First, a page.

This study was funded by the British Academy. Data collection took place from September 2008 to August 2009.
This study provides a timely examination on an area of current public and policy debate. The research investigated the ways in which FAS is constructed within the British media. The main aims of the study were:
- To provide data on the construction of FAS in the British media
- To critically examine the claims-making pertaining to the risks of drinking while pregnant
- To critically examine changes over time situated within wider debates over public drunkenness
- To evaluate the findings within the wider international debates.
For further information contact the PI for the study Dr Pam Lowe firstname.lastname@example.org
Lowe, P. and Lee, E. 2010. ‘Advocating alcohol abstinence to pregnant women: Some observations about British policy’. Health, Risk and Society 12(4): 301-312
Lowe, P. Lee, E., and Yardley, L. 2010. ‘Under the Influence? The Construction of Foetal Alcohol Syndrome in UK Newspapers’. Sociological Research Online 15(4)2 http://www.socresonline.org.uk/15/4/2.html
British Sociological Association annual conference 2008 (contact P.K.Lowe@aston .ac.uk for more details)
‘The Mother War’, Conference held at Surrey University 2009 (contact P.K.Lowe@aston .ac.uk for more details)
ESRC seminar series Changing Parenting Culture, Paper given as part of Seminar 3, ‘Child Rearing in a risk society’
What’s your poison? The impact of alcohol and smoking. Report from the Progress Educational Trust’s annual conference for 2012 ‘Fertility Treatment: A Life-Changing Event?’ on BioNews.
Lee, E. 2011. ‘FAS: the gestation of a dubious idea’
Woman’s Hour on alcohol and pregnancy, with Ellie Lee and Janet Golden
Golden, J. 2006. Message in a Bottle: The making of Fetal Alcohol Syndrome. Cambridge, MA: Harvard University Press [link to Amazon] Synopsis: A generation has passed since a physician first noticed that women who drank heavily while pregnant gave birth to underweight infants with telltale physical characteristics. Women whose own mothers enjoyed martinis while pregnant now lost sleep over a bowl of rum raisin ice cream. Janet Golden charts the course of Foetal Alcohol Syndrome through the courts, media, medical establishment, and public imagination.
Armstrong, E. 2003. Conceiving Risk, Bearing Responsibility: Fetal Alcohol Syndrome and the diagnosis of moral disorder. Baltimore: John Hopkins University Press [link to Amazon] Synopsis: In American society, the consumption of alcohol during pregnancy is considered dangerous, irresponsible and in some cases illegal. Pregnant women who have even a single drink routinely face openly voiced reproach. Yet foetal alcohol syndrome (FAS) in infants and children is notoriously difficult to diagnose, and the relationship between alcohol and adverse birth outcomes is riddled with puzzles and paradoxes. Sociologist Elizabeth M. Armstrong uses foetal alcohol syndrome and the problem of drinking during pregnancy to examine the assumed relationship between somatic and social disorder, the ways in which social problems are individualized, and the intertwining of health and morality that characterises American society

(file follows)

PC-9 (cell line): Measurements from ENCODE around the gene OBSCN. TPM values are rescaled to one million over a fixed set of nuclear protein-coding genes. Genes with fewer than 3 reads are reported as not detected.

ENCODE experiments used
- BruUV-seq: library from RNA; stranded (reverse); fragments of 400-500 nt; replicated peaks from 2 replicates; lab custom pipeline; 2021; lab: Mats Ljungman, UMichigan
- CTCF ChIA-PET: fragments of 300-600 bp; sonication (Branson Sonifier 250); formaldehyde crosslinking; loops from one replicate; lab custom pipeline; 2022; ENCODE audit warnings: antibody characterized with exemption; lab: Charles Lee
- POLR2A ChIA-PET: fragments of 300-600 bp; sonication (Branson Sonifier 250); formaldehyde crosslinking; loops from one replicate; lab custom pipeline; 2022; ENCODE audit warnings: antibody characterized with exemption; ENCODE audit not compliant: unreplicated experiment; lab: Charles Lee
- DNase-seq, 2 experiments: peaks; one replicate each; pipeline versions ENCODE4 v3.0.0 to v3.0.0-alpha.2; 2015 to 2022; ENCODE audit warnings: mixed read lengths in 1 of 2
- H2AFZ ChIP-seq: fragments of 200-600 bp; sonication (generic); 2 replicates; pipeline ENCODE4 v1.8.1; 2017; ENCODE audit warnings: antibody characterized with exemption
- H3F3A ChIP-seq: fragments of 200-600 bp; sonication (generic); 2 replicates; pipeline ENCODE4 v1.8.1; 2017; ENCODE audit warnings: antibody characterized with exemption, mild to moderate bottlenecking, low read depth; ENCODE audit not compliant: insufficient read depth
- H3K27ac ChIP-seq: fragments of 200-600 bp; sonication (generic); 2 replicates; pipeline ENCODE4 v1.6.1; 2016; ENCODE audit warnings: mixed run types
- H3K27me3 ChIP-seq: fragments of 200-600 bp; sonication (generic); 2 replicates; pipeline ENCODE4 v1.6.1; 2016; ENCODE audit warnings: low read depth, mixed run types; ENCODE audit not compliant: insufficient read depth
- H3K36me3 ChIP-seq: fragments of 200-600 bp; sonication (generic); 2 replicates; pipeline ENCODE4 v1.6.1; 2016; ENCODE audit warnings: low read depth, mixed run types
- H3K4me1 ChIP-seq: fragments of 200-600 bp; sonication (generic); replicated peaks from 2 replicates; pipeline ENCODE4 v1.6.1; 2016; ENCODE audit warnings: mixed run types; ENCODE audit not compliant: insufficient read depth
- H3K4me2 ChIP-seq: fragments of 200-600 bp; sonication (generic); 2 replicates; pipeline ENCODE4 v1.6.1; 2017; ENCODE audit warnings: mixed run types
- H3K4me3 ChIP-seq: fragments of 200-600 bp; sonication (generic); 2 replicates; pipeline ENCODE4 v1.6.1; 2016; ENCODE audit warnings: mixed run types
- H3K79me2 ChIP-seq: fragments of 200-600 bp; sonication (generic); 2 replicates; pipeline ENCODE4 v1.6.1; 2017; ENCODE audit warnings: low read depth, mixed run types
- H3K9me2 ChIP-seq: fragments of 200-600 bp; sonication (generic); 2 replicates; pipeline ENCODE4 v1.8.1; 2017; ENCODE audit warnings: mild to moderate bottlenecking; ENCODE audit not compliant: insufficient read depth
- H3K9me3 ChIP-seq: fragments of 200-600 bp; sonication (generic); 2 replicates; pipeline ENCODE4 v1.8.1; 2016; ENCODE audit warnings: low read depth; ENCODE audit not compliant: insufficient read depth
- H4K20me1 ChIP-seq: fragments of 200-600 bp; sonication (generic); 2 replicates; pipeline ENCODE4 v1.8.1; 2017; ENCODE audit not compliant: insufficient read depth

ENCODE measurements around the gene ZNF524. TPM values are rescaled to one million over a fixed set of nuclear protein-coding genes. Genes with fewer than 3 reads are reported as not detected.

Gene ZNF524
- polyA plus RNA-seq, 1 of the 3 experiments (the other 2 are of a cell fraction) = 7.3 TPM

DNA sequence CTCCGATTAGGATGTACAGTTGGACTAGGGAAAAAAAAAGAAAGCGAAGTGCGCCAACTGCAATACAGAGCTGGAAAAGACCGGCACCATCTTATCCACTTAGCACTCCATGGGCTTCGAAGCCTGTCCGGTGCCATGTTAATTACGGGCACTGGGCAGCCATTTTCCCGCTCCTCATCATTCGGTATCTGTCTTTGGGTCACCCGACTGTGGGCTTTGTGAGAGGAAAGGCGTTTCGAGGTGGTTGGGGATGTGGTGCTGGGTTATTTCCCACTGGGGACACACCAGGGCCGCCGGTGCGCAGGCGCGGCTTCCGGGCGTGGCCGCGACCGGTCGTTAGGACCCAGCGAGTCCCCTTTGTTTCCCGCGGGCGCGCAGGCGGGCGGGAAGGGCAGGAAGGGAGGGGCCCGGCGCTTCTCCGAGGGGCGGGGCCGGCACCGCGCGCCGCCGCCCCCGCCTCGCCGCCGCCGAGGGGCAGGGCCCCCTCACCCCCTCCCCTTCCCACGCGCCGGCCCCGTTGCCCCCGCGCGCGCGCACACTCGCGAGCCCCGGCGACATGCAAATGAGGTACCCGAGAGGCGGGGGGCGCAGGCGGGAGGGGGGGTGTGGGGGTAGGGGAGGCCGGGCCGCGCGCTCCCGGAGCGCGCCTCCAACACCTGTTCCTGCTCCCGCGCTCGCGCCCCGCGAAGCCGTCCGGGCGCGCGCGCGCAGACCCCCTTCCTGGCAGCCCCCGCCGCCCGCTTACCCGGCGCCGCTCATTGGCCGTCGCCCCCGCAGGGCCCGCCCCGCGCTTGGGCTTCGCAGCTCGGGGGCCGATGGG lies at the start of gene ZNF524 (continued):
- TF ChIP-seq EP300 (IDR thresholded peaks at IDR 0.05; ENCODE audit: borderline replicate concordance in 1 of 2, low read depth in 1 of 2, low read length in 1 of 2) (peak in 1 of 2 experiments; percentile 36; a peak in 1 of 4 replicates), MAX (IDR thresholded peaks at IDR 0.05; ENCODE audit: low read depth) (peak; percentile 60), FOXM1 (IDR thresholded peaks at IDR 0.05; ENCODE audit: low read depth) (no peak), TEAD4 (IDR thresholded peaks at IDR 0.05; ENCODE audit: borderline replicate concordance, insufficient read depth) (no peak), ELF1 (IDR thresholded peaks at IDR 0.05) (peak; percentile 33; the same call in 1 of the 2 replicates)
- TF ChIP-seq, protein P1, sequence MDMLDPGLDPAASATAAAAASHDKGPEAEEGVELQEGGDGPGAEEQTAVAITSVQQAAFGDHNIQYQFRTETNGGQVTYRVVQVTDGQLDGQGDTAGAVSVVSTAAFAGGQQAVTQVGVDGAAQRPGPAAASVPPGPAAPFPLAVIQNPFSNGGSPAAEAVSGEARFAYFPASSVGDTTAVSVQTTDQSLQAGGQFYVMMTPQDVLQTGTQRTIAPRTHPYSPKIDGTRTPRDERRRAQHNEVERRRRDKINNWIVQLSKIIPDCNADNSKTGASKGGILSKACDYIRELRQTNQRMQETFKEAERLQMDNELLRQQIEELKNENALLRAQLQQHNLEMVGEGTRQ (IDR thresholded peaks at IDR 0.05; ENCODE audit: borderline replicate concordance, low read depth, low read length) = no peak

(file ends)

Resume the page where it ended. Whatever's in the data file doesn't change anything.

O’Brien, P., 2007. ‘Head to head: Is it all right for women to drink small amounts of alcohol in pregnancy: Yes’. British Medical Journal 335: 856.
Gavaghan, C., 2009. ‘You can’t handle the truth’; medical paternalism and prenatal alcohol use. Journal of Medical Ethics (35): 300–303
Bell, K., McNaughton, D. and Salmon, A. 2009 ‘Medicine, morality and mothering: public health discourses on foetal alcohol exposure, smoking around children and childhood overnutrition’. Critical Public Health 19(2), Special Issue.
Sutton, R.M. and Douglas, K.M. and McClellan, L.M. 2011. ‘Benevolent sexism, perceived health risks, and the inclination to restrict pregnant women’s freedoms’. Sex Roles 65 (7-8): 596-605
Murphy, A.O., Sutton, R.M., Douglas, K.M. and McCellan, L.M. 2011. ‘Ambivalent sexism and the “do”s and “don’t”s of pregnancy: Examining attitudes toward proscriptions and the women who flout them’. Personality and Individual Differences 51(7): 812-816
Leppo, A. 2012. ‘The emergence of the foetus: discourses on foetal alcohol syndrome prevention and compulsory treatment in Finland’. Critical Public Health 22(2): 179-191
Leppo, A. and Hecksher, D. 2010. The rise of the total abstinence model. Recommendations regarding alcohol use during pregnancy in Finland and Denmark (Research report)
Lupton, D.A. 2011. ‘‘The best thing for the baby’: Mothers’ concepts and experiences related to promoting their infants’ health and development’. Health, Risk and Society (7-8): 637-651
Berridge, V. n/d. ‘Current and future alcohol policy: the relevance of history’. History and Policy
Kukla, R. 2010. ‘The ethics and cultural politics of reproductive risk warnings: A case study of California’s Proposition 65’. Health, Risk and Society 12(4): 323-334 (Special Issue)
Keenan, J. and Stapleton, H. 2010. ‘Bonny babies? Motherhood and nurturing in the age of obesity‘. Health, Risk and Society 12(4): 369-383 (Special Issue)
McDonald, K., Amir, L.H. and Davey, M-A. 2011. ‘Maternal bodies and medicines: a commentary on risk and decision-making of pregnant and breastfeeding women and health professionals’. BMC Public Health 11(Suppl 5):S5.
Ogle, J.P., Tyner, K.E. and Schofield-Tomschin, S. 2011. ‘Watching Over Baby: Expectant Parenthood and the Duty to Be Well’. Sociological Inquiry 81(3): 285-309